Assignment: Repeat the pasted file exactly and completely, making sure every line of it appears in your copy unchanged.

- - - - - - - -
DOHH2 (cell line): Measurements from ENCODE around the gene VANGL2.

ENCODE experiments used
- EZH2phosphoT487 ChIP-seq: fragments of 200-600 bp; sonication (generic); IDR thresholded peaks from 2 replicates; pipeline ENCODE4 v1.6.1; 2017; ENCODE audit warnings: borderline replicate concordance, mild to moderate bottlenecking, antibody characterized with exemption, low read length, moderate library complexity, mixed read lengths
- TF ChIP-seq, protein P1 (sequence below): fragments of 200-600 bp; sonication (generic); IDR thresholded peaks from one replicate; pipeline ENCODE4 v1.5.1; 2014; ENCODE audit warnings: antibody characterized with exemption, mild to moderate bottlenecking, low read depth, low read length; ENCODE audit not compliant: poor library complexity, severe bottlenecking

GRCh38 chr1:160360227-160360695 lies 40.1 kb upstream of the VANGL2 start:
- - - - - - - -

DOHH2 (cell line): Measurements from ENCODE around the gene VANGL2.

ENCODE experiments used
- EZH2phosphoT487 ChIP-seq: fragments of 200-600 bp; sonication (generic); IDR thresholded peaks from 2 replicates; pipeline ENCODE4 v1.6.1; 2017; ENCODE audit warnings: borderline replicate concordance, mild to moderate bottlenecking, antibody characterized with exemption, low read length, moderate library complexity, mixed read lengths
- TF ChIP-seq, protein P1 (sequence below): fragments of 200-600 bp; sonication (generic); IDR thresholded peaks from one replicate; pipeline ENCODE4 v1.5.1; 2014; ENCODE audit warnings: antibody characterized with exemption, mild to moderate bottlenecking, low read depth, low read length; ENCODE audit not compliant: poor library complexity, severe bottlenecking

GRCh38 chr1:160360227-160360695 lies 40.1 kb upstream of the VANGL2 start: